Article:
THE ELWHA RIVER HAS BEEN FLOWING ON THIS LAND since long before it was called the Olympic Peninsula, or Washington, or the United States. And the Lower Elwha Klallam Tribe and other neighboring Coast Salish tribes have been interacting with the Elwha since long before then too. It’s a river that words can only begin to describe. Starting in the Olympic Mountains and ending in the Salish Sea, it meanders through rugged peaks, alpine meadows, and emerald forests. The Elwha appears to possess an energy of its own. Even when the sky is cloudy and dull, the Elwha’s waters shine clear and bright.
The Elwha Dam and the Glines Canyon Dam were constructed on the Elwha in 1913 and 1927, respectively. They changed everything. In the largest dam removal in the world, the same dams were removed in 2011 and 2014. The dam removals again changed everything.
The dams were constructed to supply hydroelectric power for a pulp mill and the nearby city of Port Angeles. Though they were successful in this regard, they caused many ecological harms. One of the dams’ most significant harms was to salmon, which are essential to the Lower Elwha Klallam Tribe. Salmon are born in freshwater, feed at sea, and return to their birthplaces to reproduce and die. The dams blocked sediment from flowing downstream, without which the riverbanks and shoreline eroded. This erosion decreased the amount of habitat suitable for salmon to release their eggs. Additionally, the salmon were not able to return to their birthplaces because the Elwha Dam blocked their path five miles in (compared to more than 70 miles of open river before the dams were constructed). Restoring the salmon by reversing these effects was the main push to remove the dams.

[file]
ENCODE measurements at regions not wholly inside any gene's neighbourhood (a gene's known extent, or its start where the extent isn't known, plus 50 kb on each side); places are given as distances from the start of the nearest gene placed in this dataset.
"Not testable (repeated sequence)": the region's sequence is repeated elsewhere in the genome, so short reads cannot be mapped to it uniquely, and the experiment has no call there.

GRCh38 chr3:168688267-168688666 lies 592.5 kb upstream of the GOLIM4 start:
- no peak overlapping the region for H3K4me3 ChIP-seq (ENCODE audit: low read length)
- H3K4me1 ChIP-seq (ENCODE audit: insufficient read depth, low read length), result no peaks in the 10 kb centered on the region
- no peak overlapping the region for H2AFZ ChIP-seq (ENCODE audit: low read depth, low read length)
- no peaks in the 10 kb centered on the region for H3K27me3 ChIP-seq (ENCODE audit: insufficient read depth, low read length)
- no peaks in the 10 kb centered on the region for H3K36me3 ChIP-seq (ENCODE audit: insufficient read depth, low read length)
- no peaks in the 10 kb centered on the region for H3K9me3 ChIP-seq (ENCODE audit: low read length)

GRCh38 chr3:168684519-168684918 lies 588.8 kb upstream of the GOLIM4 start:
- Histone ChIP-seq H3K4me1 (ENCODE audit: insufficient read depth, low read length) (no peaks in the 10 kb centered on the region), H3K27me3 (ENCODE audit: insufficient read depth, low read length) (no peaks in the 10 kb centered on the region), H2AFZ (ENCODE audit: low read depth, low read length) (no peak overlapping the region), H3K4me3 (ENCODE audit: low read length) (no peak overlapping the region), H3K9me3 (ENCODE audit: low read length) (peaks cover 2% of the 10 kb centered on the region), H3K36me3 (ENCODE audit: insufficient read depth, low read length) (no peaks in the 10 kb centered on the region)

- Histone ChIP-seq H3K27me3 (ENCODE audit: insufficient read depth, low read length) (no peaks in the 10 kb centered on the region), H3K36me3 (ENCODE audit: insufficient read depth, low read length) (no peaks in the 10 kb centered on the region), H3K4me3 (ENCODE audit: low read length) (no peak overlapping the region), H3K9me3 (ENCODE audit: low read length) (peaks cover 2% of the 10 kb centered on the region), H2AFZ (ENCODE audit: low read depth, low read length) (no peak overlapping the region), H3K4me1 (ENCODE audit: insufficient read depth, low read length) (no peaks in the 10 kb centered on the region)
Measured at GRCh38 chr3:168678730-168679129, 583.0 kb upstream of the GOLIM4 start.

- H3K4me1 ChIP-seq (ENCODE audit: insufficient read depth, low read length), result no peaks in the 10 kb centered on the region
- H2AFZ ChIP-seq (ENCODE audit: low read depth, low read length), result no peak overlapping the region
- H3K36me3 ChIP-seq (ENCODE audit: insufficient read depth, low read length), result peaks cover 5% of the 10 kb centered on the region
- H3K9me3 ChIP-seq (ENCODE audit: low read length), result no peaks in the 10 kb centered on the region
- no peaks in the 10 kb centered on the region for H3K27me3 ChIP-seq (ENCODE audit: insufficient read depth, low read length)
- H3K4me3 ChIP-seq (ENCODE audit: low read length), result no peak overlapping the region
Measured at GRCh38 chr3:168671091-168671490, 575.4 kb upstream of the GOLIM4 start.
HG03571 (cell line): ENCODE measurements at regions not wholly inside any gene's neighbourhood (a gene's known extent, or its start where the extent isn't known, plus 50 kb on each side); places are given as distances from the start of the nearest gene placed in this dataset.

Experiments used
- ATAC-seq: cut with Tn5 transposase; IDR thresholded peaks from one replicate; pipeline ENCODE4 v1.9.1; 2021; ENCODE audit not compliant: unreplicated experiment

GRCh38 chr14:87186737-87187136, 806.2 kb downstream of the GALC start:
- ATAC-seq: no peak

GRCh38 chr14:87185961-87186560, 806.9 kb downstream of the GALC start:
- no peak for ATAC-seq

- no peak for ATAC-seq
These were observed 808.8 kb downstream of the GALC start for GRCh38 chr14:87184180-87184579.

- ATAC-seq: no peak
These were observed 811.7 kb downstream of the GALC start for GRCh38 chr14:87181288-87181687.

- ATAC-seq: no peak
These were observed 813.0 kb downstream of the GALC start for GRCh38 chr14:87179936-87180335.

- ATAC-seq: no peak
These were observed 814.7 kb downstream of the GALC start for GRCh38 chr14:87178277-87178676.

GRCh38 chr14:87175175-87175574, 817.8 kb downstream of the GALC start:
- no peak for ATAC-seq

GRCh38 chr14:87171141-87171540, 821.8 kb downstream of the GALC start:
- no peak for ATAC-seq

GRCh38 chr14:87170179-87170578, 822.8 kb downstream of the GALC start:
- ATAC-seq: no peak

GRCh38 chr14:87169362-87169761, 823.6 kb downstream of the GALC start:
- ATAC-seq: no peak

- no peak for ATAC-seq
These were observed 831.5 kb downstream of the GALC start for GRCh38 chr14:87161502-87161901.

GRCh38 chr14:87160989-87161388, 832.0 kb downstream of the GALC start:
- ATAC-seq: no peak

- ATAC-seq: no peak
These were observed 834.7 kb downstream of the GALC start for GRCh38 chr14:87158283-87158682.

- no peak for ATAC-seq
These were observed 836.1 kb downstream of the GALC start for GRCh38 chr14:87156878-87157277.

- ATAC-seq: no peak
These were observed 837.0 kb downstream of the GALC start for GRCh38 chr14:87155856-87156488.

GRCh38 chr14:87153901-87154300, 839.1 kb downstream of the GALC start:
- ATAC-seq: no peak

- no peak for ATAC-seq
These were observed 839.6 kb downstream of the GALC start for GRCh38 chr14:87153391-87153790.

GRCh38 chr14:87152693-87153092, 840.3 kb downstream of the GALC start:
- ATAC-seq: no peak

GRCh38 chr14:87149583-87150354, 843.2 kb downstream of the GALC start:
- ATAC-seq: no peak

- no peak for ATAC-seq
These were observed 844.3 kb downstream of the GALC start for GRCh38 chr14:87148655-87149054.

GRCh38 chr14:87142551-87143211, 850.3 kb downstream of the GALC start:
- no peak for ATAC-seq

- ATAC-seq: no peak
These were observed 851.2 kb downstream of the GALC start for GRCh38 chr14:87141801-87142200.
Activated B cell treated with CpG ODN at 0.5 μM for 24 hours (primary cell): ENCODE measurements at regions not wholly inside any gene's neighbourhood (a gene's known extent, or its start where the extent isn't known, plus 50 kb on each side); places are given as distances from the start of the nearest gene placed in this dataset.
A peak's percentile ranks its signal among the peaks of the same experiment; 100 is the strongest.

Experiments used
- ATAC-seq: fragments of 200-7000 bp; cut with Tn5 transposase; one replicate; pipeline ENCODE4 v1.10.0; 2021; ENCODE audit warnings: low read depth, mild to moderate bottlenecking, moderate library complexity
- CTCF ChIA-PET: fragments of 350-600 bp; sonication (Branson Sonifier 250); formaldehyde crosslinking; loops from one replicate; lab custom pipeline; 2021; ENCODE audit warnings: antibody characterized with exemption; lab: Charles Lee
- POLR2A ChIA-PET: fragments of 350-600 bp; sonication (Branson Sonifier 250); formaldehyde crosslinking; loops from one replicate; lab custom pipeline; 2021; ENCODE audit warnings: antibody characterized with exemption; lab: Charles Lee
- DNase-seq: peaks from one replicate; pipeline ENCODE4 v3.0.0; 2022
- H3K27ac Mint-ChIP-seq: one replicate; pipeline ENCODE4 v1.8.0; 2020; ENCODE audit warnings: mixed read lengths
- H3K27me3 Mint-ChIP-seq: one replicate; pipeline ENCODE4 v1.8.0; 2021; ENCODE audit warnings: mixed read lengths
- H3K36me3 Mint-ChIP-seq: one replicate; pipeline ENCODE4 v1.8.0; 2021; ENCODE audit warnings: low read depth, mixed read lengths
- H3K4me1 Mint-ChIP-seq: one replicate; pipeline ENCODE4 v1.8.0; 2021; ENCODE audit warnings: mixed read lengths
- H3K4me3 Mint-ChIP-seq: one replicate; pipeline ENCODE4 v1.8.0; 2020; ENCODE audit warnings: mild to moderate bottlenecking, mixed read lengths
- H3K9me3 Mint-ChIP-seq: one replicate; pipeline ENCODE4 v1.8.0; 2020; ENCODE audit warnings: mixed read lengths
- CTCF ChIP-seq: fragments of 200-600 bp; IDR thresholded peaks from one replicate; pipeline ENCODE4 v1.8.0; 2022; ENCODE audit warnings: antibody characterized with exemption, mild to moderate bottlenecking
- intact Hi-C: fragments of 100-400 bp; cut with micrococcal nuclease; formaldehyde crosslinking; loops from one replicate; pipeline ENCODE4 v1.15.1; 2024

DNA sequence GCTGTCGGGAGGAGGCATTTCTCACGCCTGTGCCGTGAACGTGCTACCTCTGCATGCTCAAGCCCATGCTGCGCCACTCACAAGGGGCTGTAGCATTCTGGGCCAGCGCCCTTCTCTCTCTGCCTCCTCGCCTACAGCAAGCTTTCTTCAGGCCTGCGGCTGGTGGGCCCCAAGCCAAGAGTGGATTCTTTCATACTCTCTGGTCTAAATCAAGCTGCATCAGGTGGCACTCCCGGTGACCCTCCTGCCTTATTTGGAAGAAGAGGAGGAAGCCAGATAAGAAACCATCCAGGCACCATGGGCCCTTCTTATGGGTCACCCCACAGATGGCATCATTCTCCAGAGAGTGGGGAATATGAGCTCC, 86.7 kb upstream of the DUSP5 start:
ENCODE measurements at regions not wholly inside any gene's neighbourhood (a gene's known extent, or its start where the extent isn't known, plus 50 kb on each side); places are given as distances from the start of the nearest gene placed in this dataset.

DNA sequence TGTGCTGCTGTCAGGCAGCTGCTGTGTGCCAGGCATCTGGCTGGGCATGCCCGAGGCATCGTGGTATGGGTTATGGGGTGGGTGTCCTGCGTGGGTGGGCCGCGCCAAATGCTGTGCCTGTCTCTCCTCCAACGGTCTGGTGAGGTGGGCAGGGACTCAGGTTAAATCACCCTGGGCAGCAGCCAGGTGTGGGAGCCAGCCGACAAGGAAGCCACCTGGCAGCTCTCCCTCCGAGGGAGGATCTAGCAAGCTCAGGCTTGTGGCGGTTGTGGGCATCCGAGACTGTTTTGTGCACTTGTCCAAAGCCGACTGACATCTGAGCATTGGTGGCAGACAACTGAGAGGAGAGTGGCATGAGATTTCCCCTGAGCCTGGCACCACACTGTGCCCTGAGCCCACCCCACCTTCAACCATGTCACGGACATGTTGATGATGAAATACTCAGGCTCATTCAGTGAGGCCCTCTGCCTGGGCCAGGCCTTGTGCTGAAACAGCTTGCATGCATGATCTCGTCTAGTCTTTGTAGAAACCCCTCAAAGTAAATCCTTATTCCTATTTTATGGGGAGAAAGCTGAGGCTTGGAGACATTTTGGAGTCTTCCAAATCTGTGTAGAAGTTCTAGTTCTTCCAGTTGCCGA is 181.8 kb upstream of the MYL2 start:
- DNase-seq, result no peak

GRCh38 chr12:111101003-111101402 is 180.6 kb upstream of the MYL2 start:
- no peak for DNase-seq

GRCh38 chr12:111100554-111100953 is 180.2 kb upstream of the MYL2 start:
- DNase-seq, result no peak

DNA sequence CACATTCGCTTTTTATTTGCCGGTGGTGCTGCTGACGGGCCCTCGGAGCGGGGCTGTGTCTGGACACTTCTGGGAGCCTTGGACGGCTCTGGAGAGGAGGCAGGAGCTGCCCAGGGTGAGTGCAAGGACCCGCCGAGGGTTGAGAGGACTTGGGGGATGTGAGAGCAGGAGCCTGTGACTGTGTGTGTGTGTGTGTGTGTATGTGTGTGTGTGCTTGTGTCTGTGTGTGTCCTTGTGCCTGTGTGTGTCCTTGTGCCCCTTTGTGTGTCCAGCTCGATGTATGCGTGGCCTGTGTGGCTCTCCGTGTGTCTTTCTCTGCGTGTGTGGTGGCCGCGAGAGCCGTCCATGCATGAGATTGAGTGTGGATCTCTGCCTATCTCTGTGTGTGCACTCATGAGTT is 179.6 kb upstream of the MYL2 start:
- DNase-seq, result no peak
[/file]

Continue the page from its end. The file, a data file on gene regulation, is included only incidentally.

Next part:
Changing Ecosystems, Unchanging Infrastructure
If we think of ecosystems as a specific combination of organisms and their environments (a river, for example, is part of an ecosystem), then ecosystems are really four-dimensional (rather than only three-dimensional). They not only exists in a specific space, but also at a specific time. All this is to say that the pre-dam construction, post-dam construction, and post-dam removal ecosystems are different ecosystems. They exist in the same space, but at different times.
Most infrastructure in the area was built after dam construction for the post-dam construction ecosystem. Then the dam was removed, and the ecosystem changed. The old infrastructure did not.
By regulating the Elwha’s flow, the dams made high flow events less high and reduced the Elwha’s migration across its floodplain. The high flow events and river migration after the dams were removed were incompatible with the old infrastructure. Olympic Hot Springs Road, an 8.2 mile road that meanders along the Elwha in Olympic National Park, bore the brunt of this incompatibility. Since the dams were removed, the road has frequently washed out. Olympic National Park constructed four temporary bridges over the washouts, but none remain today.